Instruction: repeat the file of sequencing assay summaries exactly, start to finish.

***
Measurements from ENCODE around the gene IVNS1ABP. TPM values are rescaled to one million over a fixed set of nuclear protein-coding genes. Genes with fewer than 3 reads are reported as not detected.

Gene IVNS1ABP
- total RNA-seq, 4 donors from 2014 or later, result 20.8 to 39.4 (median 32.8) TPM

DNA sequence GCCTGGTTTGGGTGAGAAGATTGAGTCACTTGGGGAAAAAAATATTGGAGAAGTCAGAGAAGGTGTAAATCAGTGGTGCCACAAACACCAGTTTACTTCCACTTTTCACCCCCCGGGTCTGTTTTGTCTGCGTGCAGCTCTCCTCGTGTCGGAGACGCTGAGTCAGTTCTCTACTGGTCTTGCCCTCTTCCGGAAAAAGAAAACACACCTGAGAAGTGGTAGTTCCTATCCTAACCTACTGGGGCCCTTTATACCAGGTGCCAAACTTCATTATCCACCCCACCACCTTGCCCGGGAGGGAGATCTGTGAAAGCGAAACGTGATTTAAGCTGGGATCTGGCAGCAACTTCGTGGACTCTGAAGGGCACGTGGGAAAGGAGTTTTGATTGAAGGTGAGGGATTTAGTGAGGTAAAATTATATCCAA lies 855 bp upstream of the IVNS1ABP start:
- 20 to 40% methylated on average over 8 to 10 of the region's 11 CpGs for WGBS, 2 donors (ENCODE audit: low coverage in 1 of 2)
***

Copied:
Measurements from ENCODE around the gene IVNS1ABP. TPM values are rescaled to one million over a fixed set of nuclear protein-coding genes. Genes with fewer than 3 reads are reported as not detected.

Gene IVNS1ABP
- total RNA-seq, 4 donors from 2014 or later, result 20.8 to 39.4 (median 32.8) TPM

DNA sequence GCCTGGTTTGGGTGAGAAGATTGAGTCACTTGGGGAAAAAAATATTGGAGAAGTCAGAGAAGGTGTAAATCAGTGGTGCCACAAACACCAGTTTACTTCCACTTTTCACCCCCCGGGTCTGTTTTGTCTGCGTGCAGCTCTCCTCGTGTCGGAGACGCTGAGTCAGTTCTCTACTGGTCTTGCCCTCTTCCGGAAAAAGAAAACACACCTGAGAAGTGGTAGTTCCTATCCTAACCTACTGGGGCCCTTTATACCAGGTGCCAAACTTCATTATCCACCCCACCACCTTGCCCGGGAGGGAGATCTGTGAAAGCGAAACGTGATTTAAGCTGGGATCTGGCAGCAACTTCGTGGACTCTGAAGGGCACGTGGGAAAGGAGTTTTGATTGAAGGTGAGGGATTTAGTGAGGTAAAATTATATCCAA lies 855 bp upstream of the IVNS1ABP start:
- 20 to 40% methylated on average over 8 to 10 of the region's 11 CpGs for WGBS, 2 donors (ENCODE audit: low coverage in 1 of 2)